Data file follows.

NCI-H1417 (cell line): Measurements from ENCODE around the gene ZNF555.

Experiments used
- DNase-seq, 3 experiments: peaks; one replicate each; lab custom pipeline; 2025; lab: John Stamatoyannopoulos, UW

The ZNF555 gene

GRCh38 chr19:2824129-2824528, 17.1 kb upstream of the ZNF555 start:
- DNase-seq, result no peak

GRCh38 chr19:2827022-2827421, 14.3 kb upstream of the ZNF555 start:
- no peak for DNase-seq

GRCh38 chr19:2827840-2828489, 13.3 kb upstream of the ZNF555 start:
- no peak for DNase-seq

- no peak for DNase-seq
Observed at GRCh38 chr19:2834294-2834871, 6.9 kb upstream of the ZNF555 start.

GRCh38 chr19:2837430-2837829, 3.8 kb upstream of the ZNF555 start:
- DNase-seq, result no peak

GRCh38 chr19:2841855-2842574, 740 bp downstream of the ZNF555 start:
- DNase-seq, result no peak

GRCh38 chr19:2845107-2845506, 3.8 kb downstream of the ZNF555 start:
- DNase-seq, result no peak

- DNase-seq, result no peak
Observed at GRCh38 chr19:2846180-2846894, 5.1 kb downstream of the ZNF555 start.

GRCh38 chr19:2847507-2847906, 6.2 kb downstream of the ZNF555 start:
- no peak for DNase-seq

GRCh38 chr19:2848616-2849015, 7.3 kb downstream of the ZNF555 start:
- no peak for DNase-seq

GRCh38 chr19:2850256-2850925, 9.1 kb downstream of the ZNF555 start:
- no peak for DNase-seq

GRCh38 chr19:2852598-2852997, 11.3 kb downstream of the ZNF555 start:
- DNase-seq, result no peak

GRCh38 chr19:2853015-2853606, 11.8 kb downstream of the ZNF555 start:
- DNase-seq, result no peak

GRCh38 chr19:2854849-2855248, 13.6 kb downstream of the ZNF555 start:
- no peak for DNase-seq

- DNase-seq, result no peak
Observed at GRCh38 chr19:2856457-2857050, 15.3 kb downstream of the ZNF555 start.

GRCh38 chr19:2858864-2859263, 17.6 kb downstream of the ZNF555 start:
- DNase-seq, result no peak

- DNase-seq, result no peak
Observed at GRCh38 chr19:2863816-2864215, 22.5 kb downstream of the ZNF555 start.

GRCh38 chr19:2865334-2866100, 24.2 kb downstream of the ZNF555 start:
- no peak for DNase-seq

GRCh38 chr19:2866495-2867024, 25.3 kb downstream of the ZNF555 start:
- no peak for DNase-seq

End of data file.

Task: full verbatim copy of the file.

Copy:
NCI-H1417 (cell line): Measurements from ENCODE around the gene ZNF555.

Experiments used
- DNase-seq, 3 experiments: peaks; one replicate each; lab custom pipeline; 2025; lab: John Stamatoyannopoulos, UW

The ZNF555 gene

GRCh38 chr19:2824129-2824528, 17.1 kb upstream of the ZNF555 start:
- DNase-seq, result no peak

GRCh38 chr19:2827022-2827421, 14.3 kb upstream of the ZNF555 start:
- no peak for DNase-seq

GRCh38 chr19:2827840-2828489, 13.3 kb upstream of the ZNF555 start:
- no peak for DNase-seq

- no peak for DNase-seq
Observed at GRCh38 chr19:2834294-2834871, 6.9 kb upstream of the ZNF555 start.

GRCh38 chr19:2837430-2837829, 3.8 kb upstream of the ZNF555 start:
- DNase-seq, result no peak

GRCh38 chr19:2841855-2842574, 740 bp downstream of the ZNF555 start:
- DNase-seq, result no peak

GRCh38 chr19:2845107-2845506, 3.8 kb downstream of the ZNF555 start:
- DNase-seq, result no peak

- DNase-seq, result no peak
Observed at GRCh38 chr19:2846180-2846894, 5.1 kb downstream of the ZNF555 start.

GRCh38 chr19:2847507-2847906, 6.2 kb downstream of the ZNF555 start:
- no peak for DNase-seq

GRCh38 chr19:2848616-2849015, 7.3 kb downstream of the ZNF555 start:
- no peak for DNase-seq

GRCh38 chr19:2850256-2850925, 9.1 kb downstream of the ZNF555 start:
- no peak for DNase-seq

GRCh38 chr19:2852598-2852997, 11.3 kb downstream of the ZNF555 start:
- DNase-seq, result no peak

GRCh38 chr19:2853015-2853606, 11.8 kb downstream of the ZNF555 start:
- DNase-seq, result no peak

GRCh38 chr19:2854849-2855248, 13.6 kb downstream of the ZNF555 start:
- no peak for DNase-seq

- DNase-seq, result no peak
Observed at GRCh38 chr19:2856457-2857050, 15.3 kb downstream of the ZNF555 start.

GRCh38 chr19:2858864-2859263, 17.6 kb downstream of the ZNF555 start:
- DNase-seq, result no peak

- DNase-seq, result no peak
Observed at GRCh38 chr19:2863816-2864215, 22.5 kb downstream of the ZNF555 start.

GRCh38 chr19:2865334-2866100, 24.2 kb downstream of the ZNF555 start:
- no peak for DNase-seq

GRCh38 chr19:2866495-2867024, 25.3 kb downstream of the ZNF555 start:
- no peak for DNase-seq